“There were periods when I wasn’t as function as I am now (laughs),” he replies. “There’s a lengthy period of time there where I was pretty messed up on drugs and wasn’t handling it well at all. You have to take that into account as well. I guess getting off drugs really had a lot to do with it. All of a sudden, I decided that I wanted to get my music back, and did what I could to get it back.”


Sunday, February 2, 2014

Labour of Love: Southern Records Revitalizes the Music-Buying Experience

Downloading a legal Mp3 version of an album is just fine, but holding amazing record/CD packaging in your hands while listening to that music makes the experience so much sweeter.
This reality is not lost of long-running UK indie label Southern Records. Already known for their decades of tireless work in support of esoteric artists, Southern have taken their appreciation for the aesthetic charm of album/CD packaging into a thrilling new world in recent years with their ongoing “Latitudes” series of special releases.
As explained on the Southern website:
We came up with the idea of our Latitudes series in 2005, partly in honour of John Peel and the great work he did championing so many bands with his BBC Radio One sessions, and partly making reverence to Southern’s origins as a recording studio in the late 1970s, a studio which has continued to operate alongside our label activities. Many incredible bands have recorded at Southern – Crass, Sonic Youth, The Fall, PW Long, Fugazi, Therapy, PJ Harvey, Lee Perry, Bauhaus, Mark Stewart, Antisect, Big Black, Shellac, Babes In Toyland, The Jesus And Mary Chain, Ministry, My Bloody Valentine… the list is virtually endless. However, in more recent years not so many of the bands we work with have had the chance to record at Southern Studios, though it has remained a very active studio. With Latitudes, we hope to reaffirm the bond between our studio and label activities, and in 2009 we even moved all of our offices back into the studio building.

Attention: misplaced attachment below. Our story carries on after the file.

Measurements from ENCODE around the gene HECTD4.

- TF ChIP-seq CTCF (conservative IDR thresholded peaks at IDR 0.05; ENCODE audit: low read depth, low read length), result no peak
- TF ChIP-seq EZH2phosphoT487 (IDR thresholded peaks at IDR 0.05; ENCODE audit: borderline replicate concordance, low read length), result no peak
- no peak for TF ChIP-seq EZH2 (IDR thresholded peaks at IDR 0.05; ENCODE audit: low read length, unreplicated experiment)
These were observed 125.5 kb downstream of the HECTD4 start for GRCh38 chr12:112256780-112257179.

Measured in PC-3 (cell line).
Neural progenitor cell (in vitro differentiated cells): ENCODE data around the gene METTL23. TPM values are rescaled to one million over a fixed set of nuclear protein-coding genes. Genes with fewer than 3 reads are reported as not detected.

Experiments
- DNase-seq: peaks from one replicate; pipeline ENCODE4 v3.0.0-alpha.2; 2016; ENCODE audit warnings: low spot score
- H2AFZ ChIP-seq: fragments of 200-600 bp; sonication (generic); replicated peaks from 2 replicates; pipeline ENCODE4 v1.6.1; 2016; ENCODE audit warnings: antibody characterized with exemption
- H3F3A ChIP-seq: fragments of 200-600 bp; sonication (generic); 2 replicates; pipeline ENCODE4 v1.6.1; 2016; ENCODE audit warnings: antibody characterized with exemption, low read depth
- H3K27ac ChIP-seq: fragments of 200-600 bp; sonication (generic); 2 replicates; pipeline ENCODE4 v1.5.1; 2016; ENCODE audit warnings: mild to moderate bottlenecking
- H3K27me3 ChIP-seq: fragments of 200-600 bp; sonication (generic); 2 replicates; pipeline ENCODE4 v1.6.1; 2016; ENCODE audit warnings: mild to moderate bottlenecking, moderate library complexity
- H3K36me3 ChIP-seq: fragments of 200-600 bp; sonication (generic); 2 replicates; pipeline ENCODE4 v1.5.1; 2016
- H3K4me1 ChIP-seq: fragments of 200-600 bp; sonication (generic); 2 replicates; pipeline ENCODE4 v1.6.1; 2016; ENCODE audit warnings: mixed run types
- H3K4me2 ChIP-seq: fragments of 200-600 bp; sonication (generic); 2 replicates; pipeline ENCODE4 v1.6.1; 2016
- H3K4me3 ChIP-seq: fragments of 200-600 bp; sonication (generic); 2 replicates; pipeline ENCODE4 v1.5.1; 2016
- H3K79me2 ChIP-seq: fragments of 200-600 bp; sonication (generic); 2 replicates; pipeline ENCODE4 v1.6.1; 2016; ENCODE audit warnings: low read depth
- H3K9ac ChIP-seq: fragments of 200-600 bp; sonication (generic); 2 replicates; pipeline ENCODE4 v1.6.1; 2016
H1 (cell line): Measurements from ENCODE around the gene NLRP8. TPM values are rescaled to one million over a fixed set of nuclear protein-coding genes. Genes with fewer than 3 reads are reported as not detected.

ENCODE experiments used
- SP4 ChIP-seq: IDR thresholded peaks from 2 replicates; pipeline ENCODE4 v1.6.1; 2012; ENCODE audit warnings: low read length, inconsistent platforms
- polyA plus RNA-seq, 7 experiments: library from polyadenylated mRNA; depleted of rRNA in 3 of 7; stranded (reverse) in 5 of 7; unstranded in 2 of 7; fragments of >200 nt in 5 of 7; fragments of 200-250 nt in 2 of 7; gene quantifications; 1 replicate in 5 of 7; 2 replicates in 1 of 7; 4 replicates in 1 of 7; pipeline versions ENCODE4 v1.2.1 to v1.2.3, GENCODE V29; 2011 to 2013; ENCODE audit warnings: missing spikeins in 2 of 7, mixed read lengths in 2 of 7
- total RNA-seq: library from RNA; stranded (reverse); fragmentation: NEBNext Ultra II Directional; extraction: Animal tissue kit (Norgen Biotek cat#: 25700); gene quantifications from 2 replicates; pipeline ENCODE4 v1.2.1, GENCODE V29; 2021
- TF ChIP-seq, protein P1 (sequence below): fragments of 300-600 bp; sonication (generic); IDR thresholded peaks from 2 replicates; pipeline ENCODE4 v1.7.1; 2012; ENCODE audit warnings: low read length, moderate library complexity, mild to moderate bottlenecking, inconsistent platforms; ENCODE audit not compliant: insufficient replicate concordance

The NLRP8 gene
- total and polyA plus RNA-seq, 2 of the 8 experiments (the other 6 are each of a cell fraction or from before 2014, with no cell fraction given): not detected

Latitudes is a simple concept. We agreed it would be a great idea to offer our favourite bands – many of them passing through London as part of a European tour – the opportunity to spend some time recording something spontaneous, collaborative, fun or experimental in our studio. Whatever the band wants to achieve in a one-day session — essentially something truly transient, imaginative and unique. Something we hoped to capture in the aesthetic of the resulting record – something with boundless creative scope and freedom – specific to a certain time and space – something with latitude...